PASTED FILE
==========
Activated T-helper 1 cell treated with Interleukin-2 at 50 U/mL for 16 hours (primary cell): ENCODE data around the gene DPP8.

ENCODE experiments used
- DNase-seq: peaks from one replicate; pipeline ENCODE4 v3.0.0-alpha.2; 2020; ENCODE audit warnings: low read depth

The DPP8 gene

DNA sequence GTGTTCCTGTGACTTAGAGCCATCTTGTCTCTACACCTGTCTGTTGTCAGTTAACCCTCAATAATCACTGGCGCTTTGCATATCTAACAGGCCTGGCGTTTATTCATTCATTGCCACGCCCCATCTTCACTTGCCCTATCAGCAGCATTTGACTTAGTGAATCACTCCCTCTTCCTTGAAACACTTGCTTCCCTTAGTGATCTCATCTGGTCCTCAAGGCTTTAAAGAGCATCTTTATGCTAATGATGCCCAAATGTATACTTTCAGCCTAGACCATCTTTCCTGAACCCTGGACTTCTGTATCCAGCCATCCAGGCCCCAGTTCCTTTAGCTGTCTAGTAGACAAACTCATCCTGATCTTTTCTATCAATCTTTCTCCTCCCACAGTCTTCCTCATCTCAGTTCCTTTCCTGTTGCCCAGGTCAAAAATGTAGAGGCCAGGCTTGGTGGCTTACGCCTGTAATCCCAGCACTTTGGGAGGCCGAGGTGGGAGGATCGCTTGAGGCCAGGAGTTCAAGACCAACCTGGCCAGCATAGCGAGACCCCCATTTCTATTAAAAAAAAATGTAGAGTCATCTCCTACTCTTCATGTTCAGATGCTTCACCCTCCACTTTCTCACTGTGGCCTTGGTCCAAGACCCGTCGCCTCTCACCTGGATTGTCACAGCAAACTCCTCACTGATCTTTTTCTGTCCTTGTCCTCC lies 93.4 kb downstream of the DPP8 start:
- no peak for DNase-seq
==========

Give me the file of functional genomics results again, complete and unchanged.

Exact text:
Activated T-helper 1 cell treated with Interleukin-2 at 50 U/mL for 16 hours (primary cell): ENCODE data around the gene DPP8.

ENCODE experiments used
- DNase-seq: peaks from one replicate; pipeline ENCODE4 v3.0.0-alpha.2; 2020; ENCODE audit warnings: low read depth

The DPP8 gene

DNA sequence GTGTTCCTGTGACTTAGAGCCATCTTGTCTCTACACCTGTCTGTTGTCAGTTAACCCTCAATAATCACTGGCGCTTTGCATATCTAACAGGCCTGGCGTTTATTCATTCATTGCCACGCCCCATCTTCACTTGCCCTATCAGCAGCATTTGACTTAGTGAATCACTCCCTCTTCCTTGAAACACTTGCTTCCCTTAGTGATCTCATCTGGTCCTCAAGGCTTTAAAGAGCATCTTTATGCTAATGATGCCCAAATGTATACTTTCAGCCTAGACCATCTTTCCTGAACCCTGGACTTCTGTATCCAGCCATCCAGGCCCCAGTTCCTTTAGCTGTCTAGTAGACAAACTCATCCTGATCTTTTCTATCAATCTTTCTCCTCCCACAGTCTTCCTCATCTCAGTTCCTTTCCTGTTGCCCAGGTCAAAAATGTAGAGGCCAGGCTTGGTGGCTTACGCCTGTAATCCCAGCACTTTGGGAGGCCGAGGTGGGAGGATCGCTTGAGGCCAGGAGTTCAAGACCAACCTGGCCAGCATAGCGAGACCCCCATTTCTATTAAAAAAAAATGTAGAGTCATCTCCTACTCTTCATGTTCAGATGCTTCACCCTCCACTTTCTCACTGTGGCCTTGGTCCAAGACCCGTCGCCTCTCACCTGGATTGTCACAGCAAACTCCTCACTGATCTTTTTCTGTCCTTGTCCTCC lies 93.4 kb downstream of the DPP8 start:
- no peak for DNase-seq